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Why You Should Offer Your Customers Fewer Options?

Don’t let them get decision fatigue

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BY Daniel Wallock - 02 Jan 2018

Why You Should Offer Your Customers Fewer Options?

PHOTO CREDIT: Getty Images

You probably have heard how Steve Jobs and other famous figures wear similar clothes everyday to reduce decision-making.

And you might be somewhat familiar with the concept of decision fatigue but might not see how reducing the number of products or services you offer can help your sales.

The biggest brands in the world offer customers limited options

If you look across the board at businesses that scale quickly, they usually only have a few products or services they deliver systematically. Some of the biggest companies in the world, which have tens of thousands of employees, have less than fifty main products.

Apple has only a few key products, but they are the single most profitable company in the world. While Apple does have a good number of products, their key products make up most of the company's revenue. As seen on Statista, about 69.4% of Apple's revenue came from iPhone sales in 2017.

Take Tesla or Starbucks, for example. These companies understand that people don’t like having too many choices but don’t want it to be too limited either.

Software as a service companies, like Hootsuite or Brand24, offer just one core product, but users have the option to increase the level of access they get to that product. By having just one main product, these software companies are able to scale quickly because they don’t have to waste time customizing services and packages for different customers.

More choices can overwhelm people and cause them to not buy at all

For businesses, it’s important to think about offering less. People’s lives are already filled with choices, and by offering them ten different options or variations of a product, they become overwhelmed and, in turn, not choose any of the options.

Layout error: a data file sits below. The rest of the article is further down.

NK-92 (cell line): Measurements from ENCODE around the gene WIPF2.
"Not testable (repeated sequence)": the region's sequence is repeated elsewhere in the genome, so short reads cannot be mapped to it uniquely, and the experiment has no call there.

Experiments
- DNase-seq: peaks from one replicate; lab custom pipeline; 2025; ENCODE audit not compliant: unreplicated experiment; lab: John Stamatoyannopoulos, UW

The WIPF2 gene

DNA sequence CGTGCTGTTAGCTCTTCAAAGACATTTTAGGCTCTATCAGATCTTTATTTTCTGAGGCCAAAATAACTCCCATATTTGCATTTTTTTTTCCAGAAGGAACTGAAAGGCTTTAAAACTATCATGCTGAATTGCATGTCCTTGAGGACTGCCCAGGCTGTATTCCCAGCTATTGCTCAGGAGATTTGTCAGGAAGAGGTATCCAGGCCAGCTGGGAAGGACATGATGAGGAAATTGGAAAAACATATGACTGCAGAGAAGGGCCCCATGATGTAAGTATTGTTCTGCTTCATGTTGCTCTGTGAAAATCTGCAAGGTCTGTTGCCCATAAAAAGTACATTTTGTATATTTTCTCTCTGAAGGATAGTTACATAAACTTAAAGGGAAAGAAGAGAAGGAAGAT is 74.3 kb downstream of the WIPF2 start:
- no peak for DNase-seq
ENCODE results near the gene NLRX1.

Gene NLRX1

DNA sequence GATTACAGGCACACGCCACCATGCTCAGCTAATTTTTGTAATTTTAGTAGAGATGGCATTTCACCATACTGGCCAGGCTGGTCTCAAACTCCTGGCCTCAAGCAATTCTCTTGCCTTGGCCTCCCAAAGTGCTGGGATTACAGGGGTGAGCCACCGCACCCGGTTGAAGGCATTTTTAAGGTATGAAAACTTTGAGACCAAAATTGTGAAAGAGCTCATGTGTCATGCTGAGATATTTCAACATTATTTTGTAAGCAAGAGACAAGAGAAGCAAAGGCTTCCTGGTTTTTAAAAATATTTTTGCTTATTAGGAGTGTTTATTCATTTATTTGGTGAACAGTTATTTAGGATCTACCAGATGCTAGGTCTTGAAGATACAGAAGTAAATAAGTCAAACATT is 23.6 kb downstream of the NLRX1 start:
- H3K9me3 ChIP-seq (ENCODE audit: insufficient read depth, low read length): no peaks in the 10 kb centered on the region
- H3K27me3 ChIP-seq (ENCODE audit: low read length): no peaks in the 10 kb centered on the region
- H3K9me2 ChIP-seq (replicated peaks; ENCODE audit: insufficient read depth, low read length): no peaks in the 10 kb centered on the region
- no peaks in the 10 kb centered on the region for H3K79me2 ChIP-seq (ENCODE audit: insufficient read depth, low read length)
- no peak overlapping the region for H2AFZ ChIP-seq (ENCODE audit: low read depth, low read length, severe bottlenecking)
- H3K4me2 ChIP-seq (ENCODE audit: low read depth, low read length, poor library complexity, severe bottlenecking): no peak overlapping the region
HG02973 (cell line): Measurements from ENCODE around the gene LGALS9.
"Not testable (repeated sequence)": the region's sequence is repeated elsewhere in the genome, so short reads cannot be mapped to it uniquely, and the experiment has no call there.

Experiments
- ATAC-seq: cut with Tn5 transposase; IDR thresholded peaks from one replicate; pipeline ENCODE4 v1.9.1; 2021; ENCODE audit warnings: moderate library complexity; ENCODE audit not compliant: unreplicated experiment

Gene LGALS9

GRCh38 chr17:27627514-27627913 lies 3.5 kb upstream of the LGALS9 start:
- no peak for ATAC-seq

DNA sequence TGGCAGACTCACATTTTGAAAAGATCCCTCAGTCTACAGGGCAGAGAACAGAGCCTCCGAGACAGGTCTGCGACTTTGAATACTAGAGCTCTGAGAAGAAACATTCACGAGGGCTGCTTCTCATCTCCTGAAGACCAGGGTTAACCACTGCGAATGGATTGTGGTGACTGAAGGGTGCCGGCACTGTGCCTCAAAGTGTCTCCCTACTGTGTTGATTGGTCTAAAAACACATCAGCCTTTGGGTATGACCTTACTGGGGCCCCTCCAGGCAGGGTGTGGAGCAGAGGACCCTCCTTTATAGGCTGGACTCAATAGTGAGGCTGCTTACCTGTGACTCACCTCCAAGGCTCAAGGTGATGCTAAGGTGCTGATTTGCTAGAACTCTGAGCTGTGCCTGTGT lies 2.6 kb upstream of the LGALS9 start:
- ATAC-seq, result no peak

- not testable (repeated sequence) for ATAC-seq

What I’m referring to is “Choice Paralysis.” The idea of Choice Paralysis has been around for a long time, but Barry Schwartz made this concept famous. Barry Schwartz wrote an article directed towards marketers in 2006 that was published in the Harvard Business Review entitled, “More Isn’t Always Best,” where he argued that more choices could actually leave the consumer worse off.

Having less allows you to focus more and create ultra efficient processes

Overall, businesses that offer a few packaged services or a limited line of products can have greater efficiency delivering what they offer because they have more time to focus on creating an incredible product, streamlining processes, and building a good customer support team.

Being focused only on a few products will keep other aspects of the business from falling through the cracks or processes becoming undocumented and loosely defined.

In conclusion, not only does offering customers fewer options keep them from becoming overwhelmed, it also helps you focus on creating the best products possible.

 

Daniel Wallock is a marketer who has done projects with over 50 companies including BMW i Ventures, The American Heart Association, Amazon Studios, Girl’s Inc, and Sarah Lawrence College.